PA 09-206—sSB 1048
Public Health Committee
Human Services Committee
Government Administration and Elections Committee
Insurance and Real Estate Committee
AN ACT CONCERNING HEALTH CARE COST CONTROL INITIATIVES
SUMMARY: This act requires the Social Services (DSS) and Administrative Services (DAS) commissioners and the comptroller, in consultation with the Public Health (DPH) and Insurance commissioners, to develop a plan concerning the bulk purchasing of pharmaceuticals. Specifically, the plan must implement and maintain a prescription drug purchasing program and procedures to aggregate or negotiate pharmaceutical purchases for HUSKY Part B, State Administered General Assistance, Charter Oak Plan and ConnPACE recipients, Department of Correction inmates, and people eligible for insurance under the state employees and municipal employee health insurance plans. (PA 09-232, § 28, eliminates the insurance commissioner's consultative role in developing the plan. )
The plan must include the state joining an existing multistate Medicaid pharmaceutical purchasing pool. It must determine whether it is feasible to subject some or all of the programs listed above to the preferred drug lists adopted by DSS for its various programs.
The act requires DSS to submit the plan to the Public Health and Human Services committees by December 31, 2009. The plan must include (1) an implementation timetable, (2) anticipated costs or savings, (3) a timetable for achieving any savings, and (4) legislative recommendations.
The act also prohibits (1) hospitals and outpatient surgical facilities from seeking payment for costs associated with certain hospital-acquired conditions and (2) specified health care practitioners from charging for certain imaging services.
EFFECTIVE DATE: July 1, 2009 for the bulk purchasing provisions; October 1, 2009 for the imaging service provision; and January 1, 2010 for the provision on hospitals and outpatient surgical facility billing for hospital-acquired conditions.
PAYMENT FOR HOSPITAL-ACQUIRED INFECTIONS
The act prohibits hospitals and outpatient surgical facilities from seeking payment for any increased costs they incur as a direct result of a hospital-acquired condition identified as nonpayable by Medicare according to federal law (see BACKGROUND). This applies regardless of the patient's insurance status or sources of payment (including self-pay), except as otherwise provided by federal law or PA 09-2, § 8.
That state law requires the DSS commissioner to amend the Medicaid state plan to indicate that the approved inpatient hospital rates it pays for Medicaid-eligible patients are not applicable to hospital-acquired conditions that the Medicare program identifies as “nonpayable” (also referred to as “never events”) in accordance with a 2005 federal law to ensure that hospitals are not paid for these conditions.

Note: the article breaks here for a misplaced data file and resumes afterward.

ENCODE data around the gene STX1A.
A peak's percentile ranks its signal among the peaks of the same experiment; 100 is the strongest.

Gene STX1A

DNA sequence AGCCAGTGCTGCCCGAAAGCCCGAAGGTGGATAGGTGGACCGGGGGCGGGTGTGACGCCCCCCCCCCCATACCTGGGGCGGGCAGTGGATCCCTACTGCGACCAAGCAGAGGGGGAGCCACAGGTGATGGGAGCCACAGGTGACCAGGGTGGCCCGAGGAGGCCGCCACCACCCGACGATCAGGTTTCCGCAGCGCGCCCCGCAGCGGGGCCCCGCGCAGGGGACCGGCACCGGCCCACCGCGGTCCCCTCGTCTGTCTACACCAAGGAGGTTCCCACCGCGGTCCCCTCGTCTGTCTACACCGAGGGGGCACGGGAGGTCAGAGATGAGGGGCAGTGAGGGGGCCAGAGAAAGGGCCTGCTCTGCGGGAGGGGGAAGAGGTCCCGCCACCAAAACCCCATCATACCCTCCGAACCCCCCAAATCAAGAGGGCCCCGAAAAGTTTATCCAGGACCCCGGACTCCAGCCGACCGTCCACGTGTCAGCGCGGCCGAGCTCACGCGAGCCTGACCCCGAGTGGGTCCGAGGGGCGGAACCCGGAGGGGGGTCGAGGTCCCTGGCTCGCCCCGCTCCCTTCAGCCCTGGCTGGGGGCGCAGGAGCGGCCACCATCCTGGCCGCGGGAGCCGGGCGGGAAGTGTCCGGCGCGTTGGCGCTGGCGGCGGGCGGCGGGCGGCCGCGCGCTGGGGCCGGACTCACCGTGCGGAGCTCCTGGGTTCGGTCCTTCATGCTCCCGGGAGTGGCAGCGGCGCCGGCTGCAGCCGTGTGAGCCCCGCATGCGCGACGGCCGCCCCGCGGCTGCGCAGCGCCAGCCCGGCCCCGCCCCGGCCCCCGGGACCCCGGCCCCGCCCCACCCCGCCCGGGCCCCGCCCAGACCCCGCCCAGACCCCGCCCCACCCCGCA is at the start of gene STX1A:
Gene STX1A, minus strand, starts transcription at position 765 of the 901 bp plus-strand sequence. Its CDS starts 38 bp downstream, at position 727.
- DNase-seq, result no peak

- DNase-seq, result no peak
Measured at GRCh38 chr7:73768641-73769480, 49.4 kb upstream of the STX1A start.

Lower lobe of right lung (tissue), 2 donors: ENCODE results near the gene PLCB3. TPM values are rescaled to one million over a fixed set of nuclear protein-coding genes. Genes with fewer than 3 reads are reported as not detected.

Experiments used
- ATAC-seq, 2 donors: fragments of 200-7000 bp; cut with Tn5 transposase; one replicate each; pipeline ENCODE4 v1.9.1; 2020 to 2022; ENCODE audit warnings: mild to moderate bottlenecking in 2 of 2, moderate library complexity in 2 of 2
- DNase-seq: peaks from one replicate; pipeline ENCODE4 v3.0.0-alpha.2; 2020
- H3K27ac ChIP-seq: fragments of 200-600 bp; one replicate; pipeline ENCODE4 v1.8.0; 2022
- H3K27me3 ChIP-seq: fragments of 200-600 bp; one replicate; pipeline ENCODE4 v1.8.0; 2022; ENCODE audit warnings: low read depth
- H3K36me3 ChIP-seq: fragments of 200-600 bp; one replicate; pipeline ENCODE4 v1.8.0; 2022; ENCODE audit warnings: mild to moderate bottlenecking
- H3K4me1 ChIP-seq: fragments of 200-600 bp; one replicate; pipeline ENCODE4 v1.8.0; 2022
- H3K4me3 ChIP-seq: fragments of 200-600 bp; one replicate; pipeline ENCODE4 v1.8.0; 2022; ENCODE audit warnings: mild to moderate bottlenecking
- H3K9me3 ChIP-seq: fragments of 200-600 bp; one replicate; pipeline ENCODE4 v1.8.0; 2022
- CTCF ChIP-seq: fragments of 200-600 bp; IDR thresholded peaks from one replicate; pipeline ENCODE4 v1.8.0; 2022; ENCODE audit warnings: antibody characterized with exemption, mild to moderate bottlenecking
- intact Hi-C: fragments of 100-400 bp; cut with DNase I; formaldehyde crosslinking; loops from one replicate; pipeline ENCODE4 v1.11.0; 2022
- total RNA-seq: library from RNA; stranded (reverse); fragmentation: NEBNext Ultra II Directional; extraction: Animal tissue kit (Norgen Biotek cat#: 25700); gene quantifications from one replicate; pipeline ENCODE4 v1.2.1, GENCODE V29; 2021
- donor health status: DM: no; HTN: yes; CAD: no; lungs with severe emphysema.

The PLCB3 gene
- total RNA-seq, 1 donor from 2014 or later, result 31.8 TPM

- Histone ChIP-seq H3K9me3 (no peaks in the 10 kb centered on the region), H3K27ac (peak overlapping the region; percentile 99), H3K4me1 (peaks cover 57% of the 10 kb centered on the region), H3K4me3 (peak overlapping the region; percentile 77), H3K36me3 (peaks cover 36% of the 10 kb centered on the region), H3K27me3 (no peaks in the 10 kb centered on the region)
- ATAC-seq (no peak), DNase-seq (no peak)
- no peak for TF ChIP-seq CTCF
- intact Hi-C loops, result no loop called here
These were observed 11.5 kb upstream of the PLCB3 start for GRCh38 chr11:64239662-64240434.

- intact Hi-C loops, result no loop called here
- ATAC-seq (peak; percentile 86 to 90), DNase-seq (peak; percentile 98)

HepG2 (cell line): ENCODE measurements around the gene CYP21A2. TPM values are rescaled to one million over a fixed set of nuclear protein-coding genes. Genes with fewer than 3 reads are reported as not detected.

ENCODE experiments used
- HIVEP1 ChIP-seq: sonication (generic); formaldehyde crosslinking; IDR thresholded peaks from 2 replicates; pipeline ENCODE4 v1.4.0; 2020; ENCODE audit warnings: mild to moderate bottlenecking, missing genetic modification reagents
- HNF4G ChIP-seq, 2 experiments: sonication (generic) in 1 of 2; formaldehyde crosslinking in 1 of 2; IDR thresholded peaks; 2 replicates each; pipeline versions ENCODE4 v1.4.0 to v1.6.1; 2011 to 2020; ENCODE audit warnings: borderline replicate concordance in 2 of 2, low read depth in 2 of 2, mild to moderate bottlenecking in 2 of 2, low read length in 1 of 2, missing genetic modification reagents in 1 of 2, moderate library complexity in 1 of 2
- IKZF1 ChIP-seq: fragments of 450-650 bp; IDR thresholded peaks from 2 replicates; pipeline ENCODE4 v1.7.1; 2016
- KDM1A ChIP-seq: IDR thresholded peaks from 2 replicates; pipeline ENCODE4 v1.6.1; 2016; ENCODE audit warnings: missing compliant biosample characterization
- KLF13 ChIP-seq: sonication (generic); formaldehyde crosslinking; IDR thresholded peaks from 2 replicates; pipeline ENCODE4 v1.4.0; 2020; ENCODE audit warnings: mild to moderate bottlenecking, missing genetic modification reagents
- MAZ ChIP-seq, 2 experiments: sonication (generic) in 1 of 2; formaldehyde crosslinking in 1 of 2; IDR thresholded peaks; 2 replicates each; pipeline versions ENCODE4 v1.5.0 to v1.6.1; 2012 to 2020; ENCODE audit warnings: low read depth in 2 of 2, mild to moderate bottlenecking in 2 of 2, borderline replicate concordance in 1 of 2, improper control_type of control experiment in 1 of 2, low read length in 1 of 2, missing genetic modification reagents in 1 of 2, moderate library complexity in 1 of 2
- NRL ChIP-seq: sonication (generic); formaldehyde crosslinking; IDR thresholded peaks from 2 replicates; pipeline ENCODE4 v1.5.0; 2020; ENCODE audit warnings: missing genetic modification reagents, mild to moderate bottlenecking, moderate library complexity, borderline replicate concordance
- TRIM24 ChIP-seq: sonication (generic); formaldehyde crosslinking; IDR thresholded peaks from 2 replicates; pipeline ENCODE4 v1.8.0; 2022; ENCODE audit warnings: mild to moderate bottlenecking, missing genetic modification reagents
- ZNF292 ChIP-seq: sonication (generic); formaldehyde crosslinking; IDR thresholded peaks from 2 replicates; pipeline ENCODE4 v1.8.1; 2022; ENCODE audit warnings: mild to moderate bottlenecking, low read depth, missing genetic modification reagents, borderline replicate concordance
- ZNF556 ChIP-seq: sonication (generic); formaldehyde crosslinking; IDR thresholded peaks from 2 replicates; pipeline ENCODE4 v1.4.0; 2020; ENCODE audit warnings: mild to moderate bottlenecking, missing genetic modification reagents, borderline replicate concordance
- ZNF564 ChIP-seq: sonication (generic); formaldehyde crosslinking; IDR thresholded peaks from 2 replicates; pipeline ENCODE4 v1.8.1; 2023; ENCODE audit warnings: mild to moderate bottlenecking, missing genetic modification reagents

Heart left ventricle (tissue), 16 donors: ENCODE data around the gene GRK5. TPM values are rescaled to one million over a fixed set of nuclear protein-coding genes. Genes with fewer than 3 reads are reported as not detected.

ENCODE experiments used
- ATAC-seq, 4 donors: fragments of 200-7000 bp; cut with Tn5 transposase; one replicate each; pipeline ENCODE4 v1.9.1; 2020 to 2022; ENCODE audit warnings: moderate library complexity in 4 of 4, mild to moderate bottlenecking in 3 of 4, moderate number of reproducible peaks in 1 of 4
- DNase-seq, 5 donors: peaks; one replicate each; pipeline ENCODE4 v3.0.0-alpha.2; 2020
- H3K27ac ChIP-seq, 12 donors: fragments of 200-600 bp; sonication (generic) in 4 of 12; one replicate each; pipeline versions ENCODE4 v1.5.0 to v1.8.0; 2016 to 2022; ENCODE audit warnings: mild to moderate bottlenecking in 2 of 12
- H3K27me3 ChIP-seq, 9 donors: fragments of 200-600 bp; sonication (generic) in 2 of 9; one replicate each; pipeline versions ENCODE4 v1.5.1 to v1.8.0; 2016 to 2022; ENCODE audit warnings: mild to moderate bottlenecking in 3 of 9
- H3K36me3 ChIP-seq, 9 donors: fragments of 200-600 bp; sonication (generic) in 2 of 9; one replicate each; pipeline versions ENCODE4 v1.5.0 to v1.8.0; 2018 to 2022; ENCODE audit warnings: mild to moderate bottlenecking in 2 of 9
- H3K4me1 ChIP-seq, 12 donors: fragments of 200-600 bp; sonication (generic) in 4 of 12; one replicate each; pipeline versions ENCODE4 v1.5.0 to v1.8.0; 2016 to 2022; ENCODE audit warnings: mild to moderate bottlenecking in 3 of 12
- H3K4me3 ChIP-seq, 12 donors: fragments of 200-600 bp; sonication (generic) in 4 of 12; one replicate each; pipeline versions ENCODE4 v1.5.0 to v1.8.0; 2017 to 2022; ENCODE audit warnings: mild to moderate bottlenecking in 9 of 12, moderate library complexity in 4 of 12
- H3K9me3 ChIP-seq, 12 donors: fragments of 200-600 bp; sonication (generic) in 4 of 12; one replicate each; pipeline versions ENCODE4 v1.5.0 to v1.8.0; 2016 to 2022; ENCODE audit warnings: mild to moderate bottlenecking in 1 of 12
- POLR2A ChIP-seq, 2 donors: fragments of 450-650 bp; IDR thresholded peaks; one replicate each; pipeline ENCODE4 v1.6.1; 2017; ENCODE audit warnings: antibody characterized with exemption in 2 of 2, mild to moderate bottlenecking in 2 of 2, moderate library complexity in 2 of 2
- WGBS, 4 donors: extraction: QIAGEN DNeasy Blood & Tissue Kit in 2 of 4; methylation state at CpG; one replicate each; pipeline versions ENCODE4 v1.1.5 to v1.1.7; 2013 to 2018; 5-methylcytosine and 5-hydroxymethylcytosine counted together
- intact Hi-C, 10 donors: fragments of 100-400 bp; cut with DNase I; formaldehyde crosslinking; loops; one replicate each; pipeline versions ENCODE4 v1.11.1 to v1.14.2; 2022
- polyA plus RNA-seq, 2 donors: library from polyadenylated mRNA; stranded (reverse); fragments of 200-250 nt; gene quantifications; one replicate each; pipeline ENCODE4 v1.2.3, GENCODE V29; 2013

Under this act, “hospital” means an acute care hospital subject to the federal inpatient prospective payment system. An “outpatient surgical facility” is an entity, individual, firm, partnership, corporation, limited liability company, or association, other than a hospital, providing surgical services or diagnostic procedures for human health conditions that include use of moderate or deep sedation, moderate or deep analgesia, or general anesthesia, as these levels are defined by the American Society of Anesthesiologists or by another professional or accrediting entity recognized by DPH.
The act prohibits specified health care providers from charging patients, insurers, or other responsible third-party payors for performing the “technical components” of CAT scans, PET scans, and MRIs if they, or someone under their direct supervision, did not actually perform the service. The prohibition applies to physicians, chiropractors, podiatrists, naturopaths, and optometrists.
Under the act, radiological facilities and imaging centers must directly bill the patient or third party payor for their services. They cannot bill the practitioner who requested the service.
The federal Deficit Reduction Act of 2005 required the federal Medicare agency, beginning October 1, 2008, to limit payments to hospitals for preventable medical errors that result in serious consequences for patients. Since then, the Medicare program has identified selected costly or common conditions that it considers to be reasonably preventable by following evidence-based guidelines. Medicare will not pay a hospital for any increased costs it incurs as a result of one of these events occurring (i. e. , treating a condition that was not present when the patient was admitted to the hospital). Medicare continues to pay for the physician and other covered items or services needed to treat the hospital-acquired condition.
The following conditions have been identified:
1. object inadvertently left in after surgery;
2. air embolism;
3. blood incompatibility;
4. catheter-associated urinary tract infection;
5. pressure ulcer;
6. vascular catheter-associated infection;
7. surgical site infection (chest infection) after coronary artery bypass graft surgery;
8. certain types of falls and traumas;
9. surgical site infections following certain elective procedures, including certain orthopedic surgeries and bariatric surgery for obesity;
10. certain manifestations of poor control of blood sugar levels; and
11. deep vein thrombosis or pulmonary embolism following total knee replacement and hip replacement procedures.